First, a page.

Business & Economy

UCF Economist: Is a ‘Job-full’ Recession in Our Future?

The combination of a record plunge in labor productivity and rising inflation in the first half of 2022 may have given way to a new economic phenomenon, says UCF economist Sean Snaith: A “job-full” recession.

Although many economists, and certainly politicians, loathed to use the word “recession” last year, Snaith compares it to the “jobless recoveries” of the early 1990s and 2000s in his latest quarterly U.S. forecast released this morning.

And another recession may be coming, says Snaith, director of UCF’s Institute for Economic Forecasting.

But unlike past recessions, the labor market has kept growing in the face of other economic losses — something that’s unprecedented, Snaith says.

“In the 2008 housing crash and COVID-19 recession, the labor market was cut to the bone,” he says. “There’s still a lot of fat in this labor market even with the current slowdowns.”

Snaith points to other indicators of a pending recession. The Federal Reserve’s aggressive interest rate hikes and fears surrounding recent banking collapses are adding pressure, he says, which has been building as inflation has eroded consumers’ purchasing power.

A Second Serving of a ‘Pasta Bowl Recession’

Last year, Snaith coined another term, the “Pasta Bowl Recession,” to describe what he saw as a shallow slide into—and eventually a gradual climb out of — a recession.

It seems the U.S. may be in for a small second helping this year.

“I don’t think this will turn into an economic version of Olive Garden’s never-ending pasta bowl, but many indicators suggest that we are on the brink of or currently in another relatively short and shallow recession,” Snaith says.

And eventually, slowdowns in the U.S. labor market will become more apparent.

“While the labor market showed little signs of the 2022 recession, the second Pasta Bowl Recession will not be as innocuous,” he saiys. “We’ll see unemployment rising as 2023 progresses, all the way through 2025. Job growth will turn negative but not as sharply as was the case in the wake of the 2008-09 and 2020 recessions.”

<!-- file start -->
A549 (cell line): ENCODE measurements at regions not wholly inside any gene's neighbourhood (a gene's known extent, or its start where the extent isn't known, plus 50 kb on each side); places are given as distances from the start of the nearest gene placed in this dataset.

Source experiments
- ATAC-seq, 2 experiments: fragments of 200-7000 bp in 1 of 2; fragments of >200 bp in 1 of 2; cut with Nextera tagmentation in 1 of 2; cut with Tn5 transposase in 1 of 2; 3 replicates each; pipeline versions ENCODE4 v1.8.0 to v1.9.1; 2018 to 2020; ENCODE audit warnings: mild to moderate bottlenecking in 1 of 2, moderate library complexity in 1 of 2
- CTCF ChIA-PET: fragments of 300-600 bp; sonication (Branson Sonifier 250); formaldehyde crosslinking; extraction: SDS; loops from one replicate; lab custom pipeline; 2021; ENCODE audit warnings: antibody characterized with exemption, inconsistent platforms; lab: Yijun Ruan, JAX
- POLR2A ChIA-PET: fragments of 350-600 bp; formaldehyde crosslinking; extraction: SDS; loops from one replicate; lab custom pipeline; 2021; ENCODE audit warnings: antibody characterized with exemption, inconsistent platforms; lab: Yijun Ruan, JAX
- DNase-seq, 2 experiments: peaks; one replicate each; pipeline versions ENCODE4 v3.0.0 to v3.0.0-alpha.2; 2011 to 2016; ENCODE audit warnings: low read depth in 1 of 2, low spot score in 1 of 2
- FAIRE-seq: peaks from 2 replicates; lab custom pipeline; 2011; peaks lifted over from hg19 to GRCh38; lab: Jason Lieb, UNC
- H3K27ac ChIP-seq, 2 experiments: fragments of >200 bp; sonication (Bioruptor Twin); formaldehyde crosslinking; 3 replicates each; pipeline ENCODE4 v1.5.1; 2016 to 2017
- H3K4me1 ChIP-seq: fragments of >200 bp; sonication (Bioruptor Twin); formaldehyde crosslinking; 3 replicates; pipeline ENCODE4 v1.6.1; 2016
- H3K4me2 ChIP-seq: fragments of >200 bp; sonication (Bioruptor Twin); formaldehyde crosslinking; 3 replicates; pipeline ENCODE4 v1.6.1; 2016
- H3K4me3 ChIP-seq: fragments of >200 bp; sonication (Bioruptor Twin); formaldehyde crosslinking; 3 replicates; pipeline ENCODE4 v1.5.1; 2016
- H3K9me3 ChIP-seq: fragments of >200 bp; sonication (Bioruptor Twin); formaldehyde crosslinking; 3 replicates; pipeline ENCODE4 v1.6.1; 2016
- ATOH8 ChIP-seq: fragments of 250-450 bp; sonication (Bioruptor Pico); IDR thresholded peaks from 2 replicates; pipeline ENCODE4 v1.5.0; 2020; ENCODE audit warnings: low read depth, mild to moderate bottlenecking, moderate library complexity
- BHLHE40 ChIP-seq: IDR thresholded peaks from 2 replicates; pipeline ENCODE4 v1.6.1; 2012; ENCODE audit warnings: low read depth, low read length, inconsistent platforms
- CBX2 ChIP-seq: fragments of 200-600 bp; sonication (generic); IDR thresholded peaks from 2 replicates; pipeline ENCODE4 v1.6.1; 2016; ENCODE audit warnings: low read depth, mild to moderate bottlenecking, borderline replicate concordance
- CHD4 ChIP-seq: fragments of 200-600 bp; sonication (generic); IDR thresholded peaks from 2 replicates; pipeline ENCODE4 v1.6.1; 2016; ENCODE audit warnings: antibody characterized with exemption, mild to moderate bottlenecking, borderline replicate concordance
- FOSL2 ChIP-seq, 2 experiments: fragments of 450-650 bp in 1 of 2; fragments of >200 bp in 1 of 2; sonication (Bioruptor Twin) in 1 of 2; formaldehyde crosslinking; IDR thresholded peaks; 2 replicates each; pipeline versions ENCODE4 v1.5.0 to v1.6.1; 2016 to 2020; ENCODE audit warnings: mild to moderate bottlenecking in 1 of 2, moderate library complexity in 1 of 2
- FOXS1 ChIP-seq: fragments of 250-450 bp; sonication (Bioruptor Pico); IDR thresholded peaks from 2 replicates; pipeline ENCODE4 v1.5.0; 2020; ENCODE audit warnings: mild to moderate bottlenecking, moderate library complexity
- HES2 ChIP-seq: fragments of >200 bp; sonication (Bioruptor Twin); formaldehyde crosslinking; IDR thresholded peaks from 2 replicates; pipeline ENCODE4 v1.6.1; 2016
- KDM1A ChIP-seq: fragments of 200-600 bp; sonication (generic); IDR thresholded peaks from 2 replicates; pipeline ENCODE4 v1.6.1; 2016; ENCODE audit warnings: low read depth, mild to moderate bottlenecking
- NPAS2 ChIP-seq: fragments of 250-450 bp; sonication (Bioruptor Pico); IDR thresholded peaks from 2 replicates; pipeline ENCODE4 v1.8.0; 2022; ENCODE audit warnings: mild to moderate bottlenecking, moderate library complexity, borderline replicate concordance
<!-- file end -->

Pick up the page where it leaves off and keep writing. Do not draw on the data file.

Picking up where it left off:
One silver lining Snaith forecasts is a slow decline in consumer price inflation through the end of the year. By the end of 2024, inflation will be close to the Federal Reserve’s 2% target thanks to interest rate hikes and the second Pasta Bowl Recession.

Some additional highlights from Snaith’s latest four-year U.S. forecast include:

  • U.S. consumers provided the muscle that powered the 2020 recovery. Following the end of most lockdowns, consumers were ready to spend. Since then, high energy prices, food costs and housing costs have steadily eroded their purchasing power. While credit card debt has temporarily patched the hole in their monthly budgets, this loss has set the table for the next serving of the “Pasta Bowl Recession.”
  • Real GDP growth was -2.8% in 2020 but accelerated to 5.9% in 2021. It eased to 2.1% in 2022 and will further slow to 0.4% in 2023 before slowly rising to 0.8% in 2024 and then to 1.3% in 2025 and 1.8% in 2026.
  • The housing market remains tight. High prices plus rising mortgage rates have eroded demand. However, still-low inventories will underpin the sector. Housing starts will decline from 1.6 million in 2022 to 1.1 million in 2023 and 2024 before rising to nearly 1.3 million in 2026.
Christine Dellert
Tags: College of Business sean snaith

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